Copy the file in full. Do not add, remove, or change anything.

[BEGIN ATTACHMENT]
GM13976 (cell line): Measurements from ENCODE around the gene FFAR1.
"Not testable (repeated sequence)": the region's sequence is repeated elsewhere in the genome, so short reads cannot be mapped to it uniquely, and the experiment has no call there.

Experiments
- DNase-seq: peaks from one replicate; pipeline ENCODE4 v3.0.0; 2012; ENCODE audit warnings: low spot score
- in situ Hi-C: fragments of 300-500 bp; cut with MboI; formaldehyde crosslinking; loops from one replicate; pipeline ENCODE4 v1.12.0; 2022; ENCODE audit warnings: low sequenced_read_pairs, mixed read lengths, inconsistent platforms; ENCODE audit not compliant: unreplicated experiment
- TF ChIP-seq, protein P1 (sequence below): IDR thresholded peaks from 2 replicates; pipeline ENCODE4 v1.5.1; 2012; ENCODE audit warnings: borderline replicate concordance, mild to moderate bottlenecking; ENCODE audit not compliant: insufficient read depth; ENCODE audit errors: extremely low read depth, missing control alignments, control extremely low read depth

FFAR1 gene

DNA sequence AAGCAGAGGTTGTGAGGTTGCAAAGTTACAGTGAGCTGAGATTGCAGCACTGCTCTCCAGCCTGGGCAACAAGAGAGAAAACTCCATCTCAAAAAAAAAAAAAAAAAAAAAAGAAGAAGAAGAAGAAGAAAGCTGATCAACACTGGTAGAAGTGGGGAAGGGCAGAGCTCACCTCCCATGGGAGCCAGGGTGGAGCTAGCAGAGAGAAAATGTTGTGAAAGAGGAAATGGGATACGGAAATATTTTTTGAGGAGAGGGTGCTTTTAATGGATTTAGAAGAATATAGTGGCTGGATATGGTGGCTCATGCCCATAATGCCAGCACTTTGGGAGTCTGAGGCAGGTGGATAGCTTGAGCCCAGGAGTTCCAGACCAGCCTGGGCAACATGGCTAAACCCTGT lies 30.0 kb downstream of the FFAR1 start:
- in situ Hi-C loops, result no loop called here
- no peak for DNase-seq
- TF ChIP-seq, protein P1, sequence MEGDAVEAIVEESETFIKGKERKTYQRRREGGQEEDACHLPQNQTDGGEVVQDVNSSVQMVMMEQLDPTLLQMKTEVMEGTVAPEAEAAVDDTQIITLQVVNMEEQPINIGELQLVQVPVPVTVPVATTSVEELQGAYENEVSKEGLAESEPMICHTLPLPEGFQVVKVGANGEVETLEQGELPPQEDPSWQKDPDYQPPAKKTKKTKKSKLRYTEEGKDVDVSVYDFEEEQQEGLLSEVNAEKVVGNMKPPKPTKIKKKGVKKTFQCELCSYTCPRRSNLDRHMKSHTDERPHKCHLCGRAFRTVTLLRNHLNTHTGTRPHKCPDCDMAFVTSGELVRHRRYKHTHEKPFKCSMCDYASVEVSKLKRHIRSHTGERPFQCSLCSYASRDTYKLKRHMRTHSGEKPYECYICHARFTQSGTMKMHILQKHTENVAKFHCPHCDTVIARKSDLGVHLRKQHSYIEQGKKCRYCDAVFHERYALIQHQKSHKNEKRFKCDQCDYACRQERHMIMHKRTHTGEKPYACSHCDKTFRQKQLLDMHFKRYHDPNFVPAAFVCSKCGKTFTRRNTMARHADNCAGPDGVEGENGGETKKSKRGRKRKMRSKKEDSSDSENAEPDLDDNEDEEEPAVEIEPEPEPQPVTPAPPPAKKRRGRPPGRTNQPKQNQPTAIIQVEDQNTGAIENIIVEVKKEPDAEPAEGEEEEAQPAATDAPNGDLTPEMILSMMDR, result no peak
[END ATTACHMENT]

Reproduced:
GM13976 (cell line): Measurements from ENCODE around the gene FFAR1.
"Not testable (repeated sequence)": the region's sequence is repeated elsewhere in the genome, so short reads cannot be mapped to it uniquely, and the experiment has no call there.

Experiments
- DNase-seq: peaks from one replicate; pipeline ENCODE4 v3.0.0; 2012; ENCODE audit warnings: low spot score
- in situ Hi-C: fragments of 300-500 bp; cut with MboI; formaldehyde crosslinking; loops from one replicate; pipeline ENCODE4 v1.12.0; 2022; ENCODE audit warnings: low sequenced_read_pairs, mixed read lengths, inconsistent platforms; ENCODE audit not compliant: unreplicated experiment
- TF ChIP-seq, protein P1 (sequence below): IDR thresholded peaks from 2 replicates; pipeline ENCODE4 v1.5.1; 2012; ENCODE audit warnings: borderline replicate concordance, mild to moderate bottlenecking; ENCODE audit not compliant: insufficient read depth; ENCODE audit errors: extremely low read depth, missing control alignments, control extremely low read depth

FFAR1 gene

DNA sequence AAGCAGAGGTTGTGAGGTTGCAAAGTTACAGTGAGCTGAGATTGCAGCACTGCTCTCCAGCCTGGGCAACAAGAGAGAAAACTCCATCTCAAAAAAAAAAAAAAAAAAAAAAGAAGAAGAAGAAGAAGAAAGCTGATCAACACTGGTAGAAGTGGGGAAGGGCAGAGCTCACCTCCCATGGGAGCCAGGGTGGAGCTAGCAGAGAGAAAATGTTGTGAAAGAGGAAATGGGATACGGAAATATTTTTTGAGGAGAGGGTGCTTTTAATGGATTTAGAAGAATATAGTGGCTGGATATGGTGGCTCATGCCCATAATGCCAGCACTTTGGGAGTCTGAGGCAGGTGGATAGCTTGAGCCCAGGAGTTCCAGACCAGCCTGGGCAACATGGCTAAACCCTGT lies 30.0 kb downstream of the FFAR1 start:
- in situ Hi-C loops, result no loop called here
- no peak for DNase-seq
- TF ChIP-seq, protein P1, sequence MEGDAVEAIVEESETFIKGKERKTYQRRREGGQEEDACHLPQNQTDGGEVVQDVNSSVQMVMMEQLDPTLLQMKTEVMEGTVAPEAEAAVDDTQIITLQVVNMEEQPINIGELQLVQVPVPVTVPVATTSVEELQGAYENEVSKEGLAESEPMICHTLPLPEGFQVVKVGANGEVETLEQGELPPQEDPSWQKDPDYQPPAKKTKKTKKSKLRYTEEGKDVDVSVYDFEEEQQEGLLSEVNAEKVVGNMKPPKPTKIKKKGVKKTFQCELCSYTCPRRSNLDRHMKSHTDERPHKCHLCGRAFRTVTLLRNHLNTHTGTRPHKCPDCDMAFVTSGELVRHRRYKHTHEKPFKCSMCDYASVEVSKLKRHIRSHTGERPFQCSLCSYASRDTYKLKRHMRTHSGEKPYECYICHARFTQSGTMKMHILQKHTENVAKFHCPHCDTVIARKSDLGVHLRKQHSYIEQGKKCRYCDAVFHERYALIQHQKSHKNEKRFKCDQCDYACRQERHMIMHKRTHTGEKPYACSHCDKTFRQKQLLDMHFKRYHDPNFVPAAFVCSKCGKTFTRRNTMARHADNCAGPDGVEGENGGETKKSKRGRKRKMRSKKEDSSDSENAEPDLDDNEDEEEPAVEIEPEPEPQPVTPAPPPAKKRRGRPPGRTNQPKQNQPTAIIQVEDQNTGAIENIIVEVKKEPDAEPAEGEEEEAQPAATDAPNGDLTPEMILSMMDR, result no peak